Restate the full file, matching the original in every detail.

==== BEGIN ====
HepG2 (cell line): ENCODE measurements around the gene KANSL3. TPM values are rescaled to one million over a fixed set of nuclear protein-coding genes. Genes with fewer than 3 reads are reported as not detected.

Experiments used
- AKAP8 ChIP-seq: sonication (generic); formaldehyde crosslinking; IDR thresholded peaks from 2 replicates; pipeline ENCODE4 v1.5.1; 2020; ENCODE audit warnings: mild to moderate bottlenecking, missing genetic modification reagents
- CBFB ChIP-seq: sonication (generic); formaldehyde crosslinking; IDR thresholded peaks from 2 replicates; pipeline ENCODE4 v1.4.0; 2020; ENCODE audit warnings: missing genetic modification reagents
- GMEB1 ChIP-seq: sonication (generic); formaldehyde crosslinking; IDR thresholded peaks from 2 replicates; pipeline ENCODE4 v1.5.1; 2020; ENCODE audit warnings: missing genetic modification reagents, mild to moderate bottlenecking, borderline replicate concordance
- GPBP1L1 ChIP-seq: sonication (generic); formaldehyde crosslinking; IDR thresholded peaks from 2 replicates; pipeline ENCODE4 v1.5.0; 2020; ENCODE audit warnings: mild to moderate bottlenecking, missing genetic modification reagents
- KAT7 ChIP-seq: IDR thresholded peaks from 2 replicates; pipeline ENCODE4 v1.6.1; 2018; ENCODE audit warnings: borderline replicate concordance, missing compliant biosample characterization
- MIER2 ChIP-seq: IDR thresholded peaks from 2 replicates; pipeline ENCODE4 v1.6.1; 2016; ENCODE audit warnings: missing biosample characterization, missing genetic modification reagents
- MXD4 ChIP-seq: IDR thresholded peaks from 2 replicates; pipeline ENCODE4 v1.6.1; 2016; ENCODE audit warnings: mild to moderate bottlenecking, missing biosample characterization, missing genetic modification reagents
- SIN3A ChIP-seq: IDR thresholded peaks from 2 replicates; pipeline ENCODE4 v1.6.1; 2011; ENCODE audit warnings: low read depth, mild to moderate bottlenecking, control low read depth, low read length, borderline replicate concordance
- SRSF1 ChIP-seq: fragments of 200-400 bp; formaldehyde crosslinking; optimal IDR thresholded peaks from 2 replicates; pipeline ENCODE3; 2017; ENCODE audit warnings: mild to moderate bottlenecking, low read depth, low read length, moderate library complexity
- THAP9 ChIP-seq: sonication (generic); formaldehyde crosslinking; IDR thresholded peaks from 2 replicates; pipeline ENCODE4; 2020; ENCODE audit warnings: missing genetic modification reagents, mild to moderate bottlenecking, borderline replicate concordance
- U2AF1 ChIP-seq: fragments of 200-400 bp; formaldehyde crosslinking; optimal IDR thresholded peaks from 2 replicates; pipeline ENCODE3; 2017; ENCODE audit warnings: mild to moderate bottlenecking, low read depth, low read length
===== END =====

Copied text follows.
HepG2 (cell line): ENCODE measurements around the gene KANSL3. TPM values are rescaled to one million over a fixed set of nuclear protein-coding genes. Genes with fewer than 3 reads are reported as not detected.

Experiments used
- AKAP8 ChIP-seq: sonication (generic); formaldehyde crosslinking; IDR thresholded peaks from 2 replicates; pipeline ENCODE4 v1.5.1; 2020; ENCODE audit warnings: mild to moderate bottlenecking, missing genetic modification reagents
- CBFB ChIP-seq: sonication (generic); formaldehyde crosslinking; IDR thresholded peaks from 2 replicates; pipeline ENCODE4 v1.4.0; 2020; ENCODE audit warnings: missing genetic modification reagents
- GMEB1 ChIP-seq: sonication (generic); formaldehyde crosslinking; IDR thresholded peaks from 2 replicates; pipeline ENCODE4 v1.5.1; 2020; ENCODE audit warnings: missing genetic modification reagents, mild to moderate bottlenecking, borderline replicate concordance
- GPBP1L1 ChIP-seq: sonication (generic); formaldehyde crosslinking; IDR thresholded peaks from 2 replicates; pipeline ENCODE4 v1.5.0; 2020; ENCODE audit warnings: mild to moderate bottlenecking, missing genetic modification reagents
- KAT7 ChIP-seq: IDR thresholded peaks from 2 replicates; pipeline ENCODE4 v1.6.1; 2018; ENCODE audit warnings: borderline replicate concordance, missing compliant biosample characterization
- MIER2 ChIP-seq: IDR thresholded peaks from 2 replicates; pipeline ENCODE4 v1.6.1; 2016; ENCODE audit warnings: missing biosample characterization, missing genetic modification reagents
- MXD4 ChIP-seq: IDR thresholded peaks from 2 replicates; pipeline ENCODE4 v1.6.1; 2016; ENCODE audit warnings: mild to moderate bottlenecking, missing biosample characterization, missing genetic modification reagents
- SIN3A ChIP-seq: IDR thresholded peaks from 2 replicates; pipeline ENCODE4 v1.6.1; 2011; ENCODE audit warnings: low read depth, mild to moderate bottlenecking, control low read depth, low read length, borderline replicate concordance
- SRSF1 ChIP-seq: fragments of 200-400 bp; formaldehyde crosslinking; optimal IDR thresholded peaks from 2 replicates; pipeline ENCODE3; 2017; ENCODE audit warnings: mild to moderate bottlenecking, low read depth, low read length, moderate library complexity
- THAP9 ChIP-seq: sonication (generic); formaldehyde crosslinking; IDR thresholded peaks from 2 replicates; pipeline ENCODE4; 2020; ENCODE audit warnings: missing genetic modification reagents, mild to moderate bottlenecking, borderline replicate concordance
- U2AF1 ChIP-seq: fragments of 200-400 bp; formaldehyde crosslinking; optimal IDR thresholded peaks from 2 replicates; pipeline ENCODE3; 2017; ENCODE audit warnings: mild to moderate bottlenecking, low read depth, low read length